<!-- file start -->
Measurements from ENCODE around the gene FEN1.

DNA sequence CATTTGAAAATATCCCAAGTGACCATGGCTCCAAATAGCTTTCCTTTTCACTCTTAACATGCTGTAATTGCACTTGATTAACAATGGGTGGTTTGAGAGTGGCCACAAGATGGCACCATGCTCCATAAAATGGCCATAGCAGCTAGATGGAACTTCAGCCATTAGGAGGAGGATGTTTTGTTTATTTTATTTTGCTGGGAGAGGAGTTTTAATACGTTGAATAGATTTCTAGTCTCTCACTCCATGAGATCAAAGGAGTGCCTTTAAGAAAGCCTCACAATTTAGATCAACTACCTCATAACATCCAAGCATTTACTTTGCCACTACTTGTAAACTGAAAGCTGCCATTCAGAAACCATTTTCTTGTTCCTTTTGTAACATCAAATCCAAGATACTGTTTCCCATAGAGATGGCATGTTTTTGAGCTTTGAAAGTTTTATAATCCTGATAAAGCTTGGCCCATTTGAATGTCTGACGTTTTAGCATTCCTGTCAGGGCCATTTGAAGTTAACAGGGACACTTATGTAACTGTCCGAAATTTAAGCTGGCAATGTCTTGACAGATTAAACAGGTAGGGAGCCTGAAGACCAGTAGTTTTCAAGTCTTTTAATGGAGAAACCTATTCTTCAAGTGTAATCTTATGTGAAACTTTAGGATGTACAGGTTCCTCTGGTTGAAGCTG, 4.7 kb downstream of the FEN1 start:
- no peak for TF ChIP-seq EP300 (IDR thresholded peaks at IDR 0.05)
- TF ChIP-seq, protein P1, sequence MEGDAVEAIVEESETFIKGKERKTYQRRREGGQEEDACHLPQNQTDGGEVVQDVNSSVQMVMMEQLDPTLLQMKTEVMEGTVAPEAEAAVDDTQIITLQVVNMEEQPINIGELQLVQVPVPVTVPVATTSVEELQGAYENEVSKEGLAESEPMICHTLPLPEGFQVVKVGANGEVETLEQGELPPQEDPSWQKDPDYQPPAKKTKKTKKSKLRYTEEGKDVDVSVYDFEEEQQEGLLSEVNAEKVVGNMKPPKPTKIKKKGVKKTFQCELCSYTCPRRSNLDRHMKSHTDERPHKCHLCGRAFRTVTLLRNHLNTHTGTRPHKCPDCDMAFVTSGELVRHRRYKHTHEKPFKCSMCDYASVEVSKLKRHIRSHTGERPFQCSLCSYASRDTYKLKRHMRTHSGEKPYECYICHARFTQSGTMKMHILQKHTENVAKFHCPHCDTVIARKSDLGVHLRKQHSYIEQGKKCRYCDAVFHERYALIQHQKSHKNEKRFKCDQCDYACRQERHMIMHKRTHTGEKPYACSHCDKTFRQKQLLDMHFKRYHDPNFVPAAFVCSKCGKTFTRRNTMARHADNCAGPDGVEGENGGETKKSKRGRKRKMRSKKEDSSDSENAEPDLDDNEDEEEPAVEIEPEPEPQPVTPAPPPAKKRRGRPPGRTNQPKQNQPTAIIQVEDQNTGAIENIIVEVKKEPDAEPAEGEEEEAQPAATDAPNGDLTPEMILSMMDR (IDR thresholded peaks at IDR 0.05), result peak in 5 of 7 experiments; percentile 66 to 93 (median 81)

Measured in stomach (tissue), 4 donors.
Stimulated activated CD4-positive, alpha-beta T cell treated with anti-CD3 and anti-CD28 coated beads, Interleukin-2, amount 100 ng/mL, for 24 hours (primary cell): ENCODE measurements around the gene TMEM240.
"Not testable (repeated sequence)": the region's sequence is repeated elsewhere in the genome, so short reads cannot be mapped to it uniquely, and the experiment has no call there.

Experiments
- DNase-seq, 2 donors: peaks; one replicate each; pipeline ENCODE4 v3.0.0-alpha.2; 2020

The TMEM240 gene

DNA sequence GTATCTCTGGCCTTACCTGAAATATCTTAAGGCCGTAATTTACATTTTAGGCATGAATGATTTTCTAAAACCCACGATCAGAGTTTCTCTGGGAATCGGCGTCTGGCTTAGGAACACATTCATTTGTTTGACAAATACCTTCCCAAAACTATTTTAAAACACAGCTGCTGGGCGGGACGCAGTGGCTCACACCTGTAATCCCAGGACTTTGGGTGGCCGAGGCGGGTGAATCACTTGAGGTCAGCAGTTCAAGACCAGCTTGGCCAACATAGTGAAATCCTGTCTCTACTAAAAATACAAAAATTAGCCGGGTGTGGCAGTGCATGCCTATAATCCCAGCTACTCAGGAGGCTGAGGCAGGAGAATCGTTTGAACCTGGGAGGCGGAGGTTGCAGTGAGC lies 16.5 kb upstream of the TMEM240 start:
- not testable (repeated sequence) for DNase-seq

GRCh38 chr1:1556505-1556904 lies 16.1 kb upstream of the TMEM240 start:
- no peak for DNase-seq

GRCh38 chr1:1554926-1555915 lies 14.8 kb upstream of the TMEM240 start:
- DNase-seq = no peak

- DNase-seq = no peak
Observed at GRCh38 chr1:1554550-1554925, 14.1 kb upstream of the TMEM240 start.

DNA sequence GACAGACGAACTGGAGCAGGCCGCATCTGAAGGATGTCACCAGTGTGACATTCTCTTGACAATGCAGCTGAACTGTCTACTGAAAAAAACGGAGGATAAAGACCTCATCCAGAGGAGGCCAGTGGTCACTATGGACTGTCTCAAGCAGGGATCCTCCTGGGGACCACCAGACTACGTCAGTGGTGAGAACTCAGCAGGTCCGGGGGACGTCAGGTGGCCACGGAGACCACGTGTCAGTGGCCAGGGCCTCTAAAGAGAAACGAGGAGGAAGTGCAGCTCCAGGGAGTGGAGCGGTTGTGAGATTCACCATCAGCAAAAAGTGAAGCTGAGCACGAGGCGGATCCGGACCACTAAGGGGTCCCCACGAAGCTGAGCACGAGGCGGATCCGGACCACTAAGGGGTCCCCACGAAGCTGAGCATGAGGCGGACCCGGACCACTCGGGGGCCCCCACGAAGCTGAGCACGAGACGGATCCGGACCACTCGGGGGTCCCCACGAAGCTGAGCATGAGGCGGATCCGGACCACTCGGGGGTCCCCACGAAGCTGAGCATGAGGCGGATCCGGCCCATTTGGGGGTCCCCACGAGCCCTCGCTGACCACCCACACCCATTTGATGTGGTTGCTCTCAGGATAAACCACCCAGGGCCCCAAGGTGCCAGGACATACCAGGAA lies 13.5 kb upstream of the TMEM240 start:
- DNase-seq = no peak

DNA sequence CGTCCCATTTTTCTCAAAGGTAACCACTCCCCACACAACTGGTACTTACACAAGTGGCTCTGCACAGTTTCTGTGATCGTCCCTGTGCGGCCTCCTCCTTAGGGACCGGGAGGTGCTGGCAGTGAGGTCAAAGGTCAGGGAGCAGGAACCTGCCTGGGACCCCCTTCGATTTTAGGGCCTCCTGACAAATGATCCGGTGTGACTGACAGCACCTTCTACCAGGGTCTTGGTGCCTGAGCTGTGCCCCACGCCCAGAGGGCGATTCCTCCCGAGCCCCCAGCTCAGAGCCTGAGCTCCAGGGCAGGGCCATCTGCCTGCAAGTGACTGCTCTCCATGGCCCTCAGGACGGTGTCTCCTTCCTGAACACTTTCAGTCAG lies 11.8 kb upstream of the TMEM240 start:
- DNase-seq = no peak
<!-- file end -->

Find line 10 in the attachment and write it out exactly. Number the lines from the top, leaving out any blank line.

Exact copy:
The TMEM240 gene